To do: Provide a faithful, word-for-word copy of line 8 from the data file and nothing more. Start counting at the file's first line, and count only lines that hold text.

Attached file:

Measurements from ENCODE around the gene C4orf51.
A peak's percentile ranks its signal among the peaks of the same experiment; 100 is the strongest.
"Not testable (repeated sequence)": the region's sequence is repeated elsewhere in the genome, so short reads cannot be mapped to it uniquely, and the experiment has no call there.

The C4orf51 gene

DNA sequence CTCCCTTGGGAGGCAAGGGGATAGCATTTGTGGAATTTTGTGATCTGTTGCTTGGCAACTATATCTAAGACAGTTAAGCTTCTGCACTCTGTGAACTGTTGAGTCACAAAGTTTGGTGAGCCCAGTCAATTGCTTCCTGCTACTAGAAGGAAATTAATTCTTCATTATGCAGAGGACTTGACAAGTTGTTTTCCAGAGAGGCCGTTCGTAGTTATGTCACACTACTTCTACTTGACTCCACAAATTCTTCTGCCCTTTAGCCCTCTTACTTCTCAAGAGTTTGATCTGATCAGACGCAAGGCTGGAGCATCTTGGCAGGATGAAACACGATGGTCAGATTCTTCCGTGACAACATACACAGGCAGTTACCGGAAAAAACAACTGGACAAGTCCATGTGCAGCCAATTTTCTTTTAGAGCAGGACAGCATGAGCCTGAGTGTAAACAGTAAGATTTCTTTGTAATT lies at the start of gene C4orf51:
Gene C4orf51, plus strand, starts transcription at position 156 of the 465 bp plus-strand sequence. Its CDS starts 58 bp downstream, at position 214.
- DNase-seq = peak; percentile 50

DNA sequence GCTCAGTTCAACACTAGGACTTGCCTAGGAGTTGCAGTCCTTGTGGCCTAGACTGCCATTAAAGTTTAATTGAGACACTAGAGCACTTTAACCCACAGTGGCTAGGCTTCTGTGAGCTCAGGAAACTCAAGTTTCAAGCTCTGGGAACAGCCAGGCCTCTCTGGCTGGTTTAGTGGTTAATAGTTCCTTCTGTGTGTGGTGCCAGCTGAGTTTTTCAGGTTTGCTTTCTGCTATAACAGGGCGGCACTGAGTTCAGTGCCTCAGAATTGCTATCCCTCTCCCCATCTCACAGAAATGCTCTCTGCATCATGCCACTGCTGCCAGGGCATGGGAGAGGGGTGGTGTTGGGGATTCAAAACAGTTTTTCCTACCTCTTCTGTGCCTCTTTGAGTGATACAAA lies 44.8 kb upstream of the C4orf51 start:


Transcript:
DNA sequence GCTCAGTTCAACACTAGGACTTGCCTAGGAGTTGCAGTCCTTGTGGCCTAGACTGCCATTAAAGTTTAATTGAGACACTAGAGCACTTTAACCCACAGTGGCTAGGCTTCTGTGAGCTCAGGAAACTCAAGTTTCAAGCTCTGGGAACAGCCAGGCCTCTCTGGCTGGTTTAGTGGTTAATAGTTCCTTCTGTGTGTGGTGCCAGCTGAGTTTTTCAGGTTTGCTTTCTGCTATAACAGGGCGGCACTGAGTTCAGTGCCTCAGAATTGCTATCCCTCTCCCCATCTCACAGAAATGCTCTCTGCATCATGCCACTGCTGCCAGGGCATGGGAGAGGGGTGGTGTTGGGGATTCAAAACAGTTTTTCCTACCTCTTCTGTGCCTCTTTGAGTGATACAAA lies 44.8 kb upstream of the C4orf51 start: